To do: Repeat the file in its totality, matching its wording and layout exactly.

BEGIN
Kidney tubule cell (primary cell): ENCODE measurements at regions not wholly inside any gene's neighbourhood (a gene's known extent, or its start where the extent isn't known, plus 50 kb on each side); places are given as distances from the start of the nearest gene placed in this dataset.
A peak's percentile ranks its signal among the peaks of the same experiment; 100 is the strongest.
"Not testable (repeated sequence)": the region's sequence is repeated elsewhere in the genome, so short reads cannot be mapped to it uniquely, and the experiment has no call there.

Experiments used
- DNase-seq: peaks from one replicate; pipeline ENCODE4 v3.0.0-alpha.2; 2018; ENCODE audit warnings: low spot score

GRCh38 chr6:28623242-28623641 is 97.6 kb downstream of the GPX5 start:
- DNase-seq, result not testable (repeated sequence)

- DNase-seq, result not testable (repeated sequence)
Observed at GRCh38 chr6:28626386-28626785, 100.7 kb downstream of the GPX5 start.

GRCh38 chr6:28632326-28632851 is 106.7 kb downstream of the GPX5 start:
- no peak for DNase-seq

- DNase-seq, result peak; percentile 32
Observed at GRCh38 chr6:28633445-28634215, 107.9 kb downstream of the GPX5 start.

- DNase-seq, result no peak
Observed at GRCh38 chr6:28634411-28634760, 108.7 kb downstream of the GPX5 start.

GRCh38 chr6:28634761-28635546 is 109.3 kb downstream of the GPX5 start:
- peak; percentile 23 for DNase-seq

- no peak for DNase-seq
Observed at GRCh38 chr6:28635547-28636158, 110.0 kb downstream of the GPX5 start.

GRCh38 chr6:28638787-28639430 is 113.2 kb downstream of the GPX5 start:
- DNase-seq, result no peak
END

Kidney tubule cell (primary cell): ENCODE measurements at regions not wholly inside any gene's neighbourhood (a gene's known extent, or its start where the extent isn't known, plus 50 kb on each side); places are given as distances from the start of the nearest gene placed in this dataset.
A peak's percentile ranks its signal among the peaks of the same experiment; 100 is the strongest.
"Not testable (repeated sequence)": the region's sequence is repeated elsewhere in the genome, so short reads cannot be mapped to it uniquely, and the experiment has no call there.

Experiments used
- DNase-seq: peaks from one replicate; pipeline ENCODE4 v3.0.0-alpha.2; 2018; ENCODE audit warnings: low spot score

GRCh38 chr6:28623242-28623641 is 97.6 kb downstream of the GPX5 start:
- DNase-seq, result not testable (repeated sequence)

- DNase-seq, result not testable (repeated sequence)
Observed at GRCh38 chr6:28626386-28626785, 100.7 kb downstream of the GPX5 start.

GRCh38 chr6:28632326-28632851 is 106.7 kb downstream of the GPX5 start:
- no peak for DNase-seq

- DNase-seq, result peak; percentile 32
Observed at GRCh38 chr6:28633445-28634215, 107.9 kb downstream of the GPX5 start.

- DNase-seq, result no peak
Observed at GRCh38 chr6:28634411-28634760, 108.7 kb downstream of the GPX5 start.

GRCh38 chr6:28634761-28635546 is 109.3 kb downstream of the GPX5 start:
- peak; percentile 23 for DNase-seq

- no peak for DNase-seq
Observed at GRCh38 chr6:28635547-28636158, 110.0 kb downstream of the GPX5 start.

GRCh38 chr6:28638787-28639430 is 113.2 kb downstream of the GPX5 start:
- DNase-seq, result no peak